When she comes to, wearing her panties and t-shirt, she assumes something happened, but he assures her it didn't. Well, if he wants to, he can, as long as he lets her go. He won't have any of it. He has to help her.

This only begins to scratch he surface of "Black Snake Moan". Because the film is basically about these two characters, and we spend a significant amount of time with them, we learn a lot about each. But it is a testament to each actor that these moments of knowledge come through their performances, one of Jackon's best and certainly Ricci's best to date.

Christina Ricci deserves a lot of credit for the simple rawness of the performance. There aren't many actresses that would take on this type of role, let alone abandon themselves to the character. Rae is half nude throughout most of the film. Naturally, this character, a woman so loose with her sexuality, so promiscuous, would find nudity a natural thing. And the character does bare her breasts a few times. She also has sex with more than one person. But all of these images are presented in a very matter-of-fact way and illustrate the character's soullessness. When she meets Lazarus and he starts to care for her, this behavior stops, because he won't allow it. Gradually, as she realizes he cares for her, she starts to listen to him. She doesn't change completely, or quickly, making the character seem all the more natural.

This performance is very raw and fitting for the character. Ricci seems to give everything she has to the role, making it a memorable, vibrant performance. When she starts to change, we have lived part of the journey with her and we feel as though we have changed with her.

Samuel L. Jackson also seems to lose in the role of Lazarus. Every time we go to a movie, we may recognize the actors playing the role. Not surprisingly, the less famous an actor, the more easily they `become' the character they are playing because we are more likely to forget they are an actor playing a role. Samuel L. Jackson has made many films, many of those very popular, so he is very recognizable. An established actor always has more difficulty disappearing into the character. But Jackson seems to disappear into this character for large stretches of time, allowing me to forget I was watching the famous actor who has also appeared in "Pulp Fiction ", "Snakes on a Plane" and many others. The fact that he can fully immerse himself into the character at all speaks to his ability to make this character seem real.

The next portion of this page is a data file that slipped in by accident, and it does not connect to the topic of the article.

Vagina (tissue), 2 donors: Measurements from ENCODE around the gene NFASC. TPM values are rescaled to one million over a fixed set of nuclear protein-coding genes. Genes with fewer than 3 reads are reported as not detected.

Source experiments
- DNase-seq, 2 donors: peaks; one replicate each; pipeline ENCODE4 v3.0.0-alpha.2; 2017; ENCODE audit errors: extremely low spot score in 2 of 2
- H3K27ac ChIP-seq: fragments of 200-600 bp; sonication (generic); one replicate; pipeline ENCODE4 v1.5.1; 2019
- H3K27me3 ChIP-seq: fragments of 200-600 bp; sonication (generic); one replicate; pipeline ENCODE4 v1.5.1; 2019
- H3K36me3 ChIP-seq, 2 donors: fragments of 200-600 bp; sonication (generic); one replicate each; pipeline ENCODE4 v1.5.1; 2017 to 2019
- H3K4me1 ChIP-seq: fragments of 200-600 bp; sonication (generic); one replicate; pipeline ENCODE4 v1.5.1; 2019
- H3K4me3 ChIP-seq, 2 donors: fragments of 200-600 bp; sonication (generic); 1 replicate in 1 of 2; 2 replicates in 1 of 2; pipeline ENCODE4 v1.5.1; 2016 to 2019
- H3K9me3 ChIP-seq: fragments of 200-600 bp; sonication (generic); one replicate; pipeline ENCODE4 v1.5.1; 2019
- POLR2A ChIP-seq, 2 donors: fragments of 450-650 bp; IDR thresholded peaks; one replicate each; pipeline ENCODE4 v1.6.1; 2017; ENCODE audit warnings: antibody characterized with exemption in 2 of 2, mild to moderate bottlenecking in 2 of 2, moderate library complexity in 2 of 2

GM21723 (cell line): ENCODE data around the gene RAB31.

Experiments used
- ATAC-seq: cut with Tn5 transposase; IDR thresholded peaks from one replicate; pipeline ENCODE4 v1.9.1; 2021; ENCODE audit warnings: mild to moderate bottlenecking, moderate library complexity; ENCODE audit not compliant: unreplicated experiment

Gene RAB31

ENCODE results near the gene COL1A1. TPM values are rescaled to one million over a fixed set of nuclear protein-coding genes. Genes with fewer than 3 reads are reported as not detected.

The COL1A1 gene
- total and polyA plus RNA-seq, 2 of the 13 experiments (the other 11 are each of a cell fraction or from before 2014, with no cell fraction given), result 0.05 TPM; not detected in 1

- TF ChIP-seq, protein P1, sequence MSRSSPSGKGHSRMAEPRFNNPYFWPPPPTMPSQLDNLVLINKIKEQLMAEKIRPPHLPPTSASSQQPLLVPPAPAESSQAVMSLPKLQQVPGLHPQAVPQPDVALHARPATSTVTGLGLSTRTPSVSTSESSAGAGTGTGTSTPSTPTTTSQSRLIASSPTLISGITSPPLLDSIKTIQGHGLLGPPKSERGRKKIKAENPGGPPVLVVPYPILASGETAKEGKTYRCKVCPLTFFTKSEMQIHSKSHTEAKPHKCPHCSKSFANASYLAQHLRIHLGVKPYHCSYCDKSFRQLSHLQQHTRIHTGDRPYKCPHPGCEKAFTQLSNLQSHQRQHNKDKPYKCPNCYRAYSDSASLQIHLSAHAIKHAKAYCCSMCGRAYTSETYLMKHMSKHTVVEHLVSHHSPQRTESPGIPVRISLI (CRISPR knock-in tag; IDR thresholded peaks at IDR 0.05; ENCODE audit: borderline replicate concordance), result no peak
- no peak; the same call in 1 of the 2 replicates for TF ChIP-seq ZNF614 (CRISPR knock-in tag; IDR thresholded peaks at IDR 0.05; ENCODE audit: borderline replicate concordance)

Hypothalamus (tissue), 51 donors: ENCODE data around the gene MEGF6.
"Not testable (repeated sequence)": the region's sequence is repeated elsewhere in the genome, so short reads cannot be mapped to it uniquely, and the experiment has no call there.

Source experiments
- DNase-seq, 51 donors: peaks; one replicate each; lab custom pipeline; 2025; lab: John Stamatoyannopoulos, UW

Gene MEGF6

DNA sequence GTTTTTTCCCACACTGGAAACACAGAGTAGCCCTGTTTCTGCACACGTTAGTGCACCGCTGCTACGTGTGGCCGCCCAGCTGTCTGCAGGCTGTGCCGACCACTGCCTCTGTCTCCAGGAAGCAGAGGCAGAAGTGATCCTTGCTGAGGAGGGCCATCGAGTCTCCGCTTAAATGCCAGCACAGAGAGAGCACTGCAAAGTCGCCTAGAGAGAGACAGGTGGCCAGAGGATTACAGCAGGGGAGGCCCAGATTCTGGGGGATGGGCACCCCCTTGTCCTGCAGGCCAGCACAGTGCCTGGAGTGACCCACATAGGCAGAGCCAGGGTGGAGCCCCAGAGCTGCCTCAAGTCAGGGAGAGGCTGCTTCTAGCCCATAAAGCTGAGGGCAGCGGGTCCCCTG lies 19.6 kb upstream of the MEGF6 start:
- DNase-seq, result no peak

From the moment we first meet him, we experience some of the troubles Lazarus has with his community, with his wife, with his life. When he finds Ricci on the dirt road, he has to help her. But he has to be cautious. It wouldn't look good for an aging black man to be seen with a half naked white woman, let alone one who has been beaten up. So he looks both ways, to make sure no one is watching and takes her inside.

The more involved he gets in her recovery, the more we realize he needed such a `project' to give meaning to his life. This also brings him into contact with the pharmacist, a woman who clearly has a little `itch' of her own for the aging Blues singer. Throughout the course of the story, Lazarus heals through his interactions with the young lady and may be able to get his life back on track after all.

Justin Timberlake is also good as, Ricci's boyfriend. Going beyond stunt casting, he actually shows he has some acting chops as he makes the character's difficulties real and substantive.

"Black Snake Moan" is a simply made film. The action centers at Lazarus' small farm in the middle of nowhere. Occasionally, he goes into town or other characters come out to the farm and interact with him, but I can't imagine this film cost a lot of money to make. Which makes sense because I am pretty sure if the budget for this film were too high, it never would have been made.

I'm glad "Black Snake Moan" was made, because it contains two great performances, introducing us to characters we have never seen before, and likely are not to see often again. It is also a believable, well-made tale of redemption for two people who need to have some meaning in their lives. This strange film is, at times, quite a beautiful film. This is a Widescreen Presentation (2.35:1) enhanced for 16x9 TVs and comes with the Special Features of:

Commentary by Writer/Director Craig Brewer
"Conflicted: The Making of Black Snake Moan"
"Rooted in the Blues"
"The Black Snake Moan"
Deleted scenes